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Book Review:  How to Find a Habitable Planet

Reviewed by: Charlene Brusso
From Ad Astra Summer 2010
Title: How to Find a Habitable Planet
Author: James Kasting
Format: Hardcover
Pages: 352
Publisher: Princeton University Press
Date: March 2010
Retail Price: $29.95
ISBN: 0691138052

By the end of 2009, astronomers had compiled a list of more than 400 exoplanets: extrasolar planets orbiting other stars. Those distant planets are most likely too big, too gaseous, and too hot to support life, but the very fact that we can now discover these distant worlds means it's time to start thinking about just how we might identify habitable planets that may be thousands of light years away.

Humanity has been wondering about life on other planets since around 300 B.C., when Greek philosopher Epicurus argued that Earth could not be unique in supporting life. Before we can go searching for those other life forms, however, it would help to have a list of the qualities that make a planet capable of hosting life, or at least life we might recognize from far, far away. Ever pragmatic, Kastings settles for beginning with the qualities that make a planet Earthlike.

First and most obviously, the planet needs to be rocky, rather than a gas giant. Next on the wish list is the existence of water on the planet's surface. Biologists generally agree that life on Earth began in water, and surface water is much easier to detect from space than water hidden underground. Surface water also implies a climate range like Earth's, one that's fairly stable over millions of years, so primitive life has time to evolve into bigger, better, more complex forms.

Stable environments require the planet to occupy an optimal orbit around a stable main sequence star. Scientists call it the Goldilocks Problem: putting a planet at just the right distance from a star so that it gets just the right amount of solar radiation to help it maintain an energy balance. Too much solar radiation will boil off precious surface water; too little, and the fragile world freezes. Additional complexities arise from interlocking environmental feedback loops that control the abundance of ice, water vapor, methane, and carbon dioxide on the planet's surface and in its atmosphere.

The size of the planet also matters. If it's very large, it will become a gas giant, a brown dwarf, or hot Jupiter, like so many of the exoplanets found so far. But if it's not big enough, a rocky planet will cool quickly as it coalesces — so much that its interior freezes and it becomes geologically dead, without vulcanism, or plate tectonics, or a spinning liquid core to make a magnetic field. The magnetic field is necessary to help protect the planet's surface from dangerous solar and cosmic radiation.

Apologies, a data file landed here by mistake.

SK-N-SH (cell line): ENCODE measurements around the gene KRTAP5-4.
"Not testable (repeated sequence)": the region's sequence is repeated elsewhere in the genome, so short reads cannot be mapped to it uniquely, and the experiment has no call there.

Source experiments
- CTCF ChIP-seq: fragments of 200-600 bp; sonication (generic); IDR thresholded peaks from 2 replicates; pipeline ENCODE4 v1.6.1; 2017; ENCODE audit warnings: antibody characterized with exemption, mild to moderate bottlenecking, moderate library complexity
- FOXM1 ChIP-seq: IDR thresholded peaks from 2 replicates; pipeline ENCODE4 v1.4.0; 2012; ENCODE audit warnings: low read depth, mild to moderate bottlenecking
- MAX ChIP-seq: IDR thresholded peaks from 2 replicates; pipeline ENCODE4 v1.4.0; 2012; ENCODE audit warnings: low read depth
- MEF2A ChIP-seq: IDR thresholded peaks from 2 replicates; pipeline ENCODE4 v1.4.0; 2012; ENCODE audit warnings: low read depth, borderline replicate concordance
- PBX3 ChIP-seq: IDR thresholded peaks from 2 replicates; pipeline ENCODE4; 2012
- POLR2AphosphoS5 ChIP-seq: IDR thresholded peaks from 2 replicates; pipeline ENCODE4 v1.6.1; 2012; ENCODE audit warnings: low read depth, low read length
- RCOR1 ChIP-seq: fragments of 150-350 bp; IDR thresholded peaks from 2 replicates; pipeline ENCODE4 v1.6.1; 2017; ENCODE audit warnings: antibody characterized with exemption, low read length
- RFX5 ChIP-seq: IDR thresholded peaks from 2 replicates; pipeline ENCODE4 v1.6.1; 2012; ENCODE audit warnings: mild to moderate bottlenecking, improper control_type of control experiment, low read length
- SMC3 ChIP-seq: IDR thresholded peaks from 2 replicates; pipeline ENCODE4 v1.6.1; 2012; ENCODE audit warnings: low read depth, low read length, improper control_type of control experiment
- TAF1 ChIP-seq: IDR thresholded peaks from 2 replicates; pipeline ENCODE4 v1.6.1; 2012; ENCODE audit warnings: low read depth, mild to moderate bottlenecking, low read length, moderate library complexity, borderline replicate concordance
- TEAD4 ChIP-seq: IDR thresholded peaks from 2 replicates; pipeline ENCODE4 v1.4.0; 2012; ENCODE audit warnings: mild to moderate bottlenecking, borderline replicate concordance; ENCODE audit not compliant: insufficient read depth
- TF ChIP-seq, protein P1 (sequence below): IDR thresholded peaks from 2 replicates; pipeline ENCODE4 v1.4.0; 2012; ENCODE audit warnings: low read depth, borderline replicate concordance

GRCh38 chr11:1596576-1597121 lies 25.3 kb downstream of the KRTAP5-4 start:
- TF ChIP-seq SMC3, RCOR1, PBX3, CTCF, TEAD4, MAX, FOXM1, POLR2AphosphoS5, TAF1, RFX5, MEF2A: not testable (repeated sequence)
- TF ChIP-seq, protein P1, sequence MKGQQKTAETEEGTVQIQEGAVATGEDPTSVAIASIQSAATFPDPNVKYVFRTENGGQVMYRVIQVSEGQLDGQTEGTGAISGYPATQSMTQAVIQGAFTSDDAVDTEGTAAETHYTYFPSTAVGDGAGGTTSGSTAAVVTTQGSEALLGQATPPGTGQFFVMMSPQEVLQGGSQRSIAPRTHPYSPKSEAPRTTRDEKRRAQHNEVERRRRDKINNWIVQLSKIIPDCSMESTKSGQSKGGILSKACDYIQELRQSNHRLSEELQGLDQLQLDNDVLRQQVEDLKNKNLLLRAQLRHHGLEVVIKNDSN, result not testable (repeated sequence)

It's also helpful to have a few other, bigger planets in the solar system. Their gravitational pull can draw incoming comets and asteroids, reducing likelihood of impacts and Cretaceous-style mass extinctions.

So now that we know what we're looking for, what's the best way to find these Earth-like planets? After all, we're looking for objects so small compared to their stars that it's unlikely we'll be able to see them directly. Fortunately, astronomers have developed a handful of clever round-about methods for finding small, hard-to-see objects.

Kasting is a distinguished professor of geosciences at Penn State University and an expert in the evolution of planetary atmospheres. He's also an excellent writer, capable of breaking down complex topics into clear and accessible pieces. That skill makes this first-of-its-kind book not just unique but probably indispensible for students and armchair planetologists. He makes a few suggestions for how to find these exoplanets.

The most successful trick looks for the effects of a hypothetical planet on the light emitted by its star. Astrometry — the measurement of a star's movement, in this case with infrared interferometry — can reveal wobbles caused by gravitational interaction between the star and its planets; the more massive the planet, the bigger the star's wobble. Other methods include "transit spectroscopy," looking for frequency shifts in the star's spectral absorption lines caused by its light passing through the atmosphere of the orbiting planet; this works best with larger (and probably less Earth-like) worlds such as "hot Jupiters."

The most exciting method uses gravitational microlensing — the same technique used by cosmologists to study distant galaxies. Here the lensing star passes in front of the source star and magnifies the source star's light, so its apparent luminosity briefly brightens and then dims back to normal.

These methods all depend on reliable observations, both ground and space based. When the James Webb Space Telescope becomes operational in 2016, our ability to spot and accurately measure infrared signals will improve our chances of spotting exoplanets.

© 2010 Charlene Brusso

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